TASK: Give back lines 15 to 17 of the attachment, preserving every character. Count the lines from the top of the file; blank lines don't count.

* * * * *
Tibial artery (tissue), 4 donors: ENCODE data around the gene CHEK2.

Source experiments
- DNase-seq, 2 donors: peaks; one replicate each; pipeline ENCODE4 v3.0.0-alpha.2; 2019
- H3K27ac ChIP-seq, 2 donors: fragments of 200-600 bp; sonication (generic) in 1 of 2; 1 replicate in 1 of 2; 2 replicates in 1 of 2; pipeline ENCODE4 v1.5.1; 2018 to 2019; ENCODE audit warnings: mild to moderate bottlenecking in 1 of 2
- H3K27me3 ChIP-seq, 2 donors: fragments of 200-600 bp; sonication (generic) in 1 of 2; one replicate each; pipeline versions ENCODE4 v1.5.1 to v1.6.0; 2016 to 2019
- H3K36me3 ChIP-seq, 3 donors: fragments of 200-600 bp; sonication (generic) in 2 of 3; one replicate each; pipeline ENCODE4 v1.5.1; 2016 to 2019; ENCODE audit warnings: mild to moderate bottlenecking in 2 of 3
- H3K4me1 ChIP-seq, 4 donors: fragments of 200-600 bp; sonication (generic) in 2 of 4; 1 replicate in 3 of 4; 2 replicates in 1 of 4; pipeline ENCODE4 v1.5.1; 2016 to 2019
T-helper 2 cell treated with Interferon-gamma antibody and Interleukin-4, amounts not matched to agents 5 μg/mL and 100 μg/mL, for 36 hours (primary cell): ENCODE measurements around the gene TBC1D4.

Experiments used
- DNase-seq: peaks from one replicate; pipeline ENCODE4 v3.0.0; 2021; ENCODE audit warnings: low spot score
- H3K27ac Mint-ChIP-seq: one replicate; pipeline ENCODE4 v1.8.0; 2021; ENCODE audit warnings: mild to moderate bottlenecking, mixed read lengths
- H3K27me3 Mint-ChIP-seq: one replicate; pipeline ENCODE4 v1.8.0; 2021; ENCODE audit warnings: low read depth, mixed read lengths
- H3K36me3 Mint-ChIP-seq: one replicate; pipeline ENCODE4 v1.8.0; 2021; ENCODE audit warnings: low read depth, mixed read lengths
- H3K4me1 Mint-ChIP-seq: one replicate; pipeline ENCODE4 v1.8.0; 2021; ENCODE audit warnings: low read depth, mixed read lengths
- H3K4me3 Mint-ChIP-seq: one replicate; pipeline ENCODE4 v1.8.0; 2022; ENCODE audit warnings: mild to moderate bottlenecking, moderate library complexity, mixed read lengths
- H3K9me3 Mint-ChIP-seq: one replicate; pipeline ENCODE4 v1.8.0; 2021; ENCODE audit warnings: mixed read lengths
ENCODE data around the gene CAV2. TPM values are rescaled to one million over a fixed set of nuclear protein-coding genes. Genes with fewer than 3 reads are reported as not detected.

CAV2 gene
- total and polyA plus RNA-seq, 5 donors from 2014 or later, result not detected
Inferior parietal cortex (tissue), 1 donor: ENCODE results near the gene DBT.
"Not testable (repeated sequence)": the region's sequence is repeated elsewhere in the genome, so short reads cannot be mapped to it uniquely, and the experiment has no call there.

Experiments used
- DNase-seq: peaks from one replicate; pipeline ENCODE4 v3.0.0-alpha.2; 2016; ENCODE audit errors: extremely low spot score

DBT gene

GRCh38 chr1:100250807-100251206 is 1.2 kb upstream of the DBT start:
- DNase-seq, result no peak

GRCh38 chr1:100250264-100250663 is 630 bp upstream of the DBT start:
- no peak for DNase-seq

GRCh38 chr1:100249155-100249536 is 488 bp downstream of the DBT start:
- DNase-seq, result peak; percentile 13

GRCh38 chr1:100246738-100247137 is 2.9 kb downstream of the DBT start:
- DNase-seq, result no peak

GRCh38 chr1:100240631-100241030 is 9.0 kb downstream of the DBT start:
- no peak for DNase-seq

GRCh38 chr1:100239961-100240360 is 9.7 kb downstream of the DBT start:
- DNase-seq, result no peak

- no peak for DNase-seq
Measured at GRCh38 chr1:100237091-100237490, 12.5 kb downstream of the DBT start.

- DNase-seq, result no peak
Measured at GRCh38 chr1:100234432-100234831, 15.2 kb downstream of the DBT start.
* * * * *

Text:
- H3K4me3 Mint-ChIP-seq: one replicate; pipeline ENCODE4 v1.8.0; 2022; ENCODE audit warnings: mild to moderate bottlenecking, moderate library complexity, mixed read lengths
- H3K9me3 Mint-ChIP-seq: one replicate; pipeline ENCODE4 v1.8.0; 2021; ENCODE audit warnings: mixed read lengths
ENCODE data around the gene CAV2. TPM values are rescaled to one million over a fixed set of nuclear protein-coding genes. Genes with fewer than 3 reads are reported as not detected.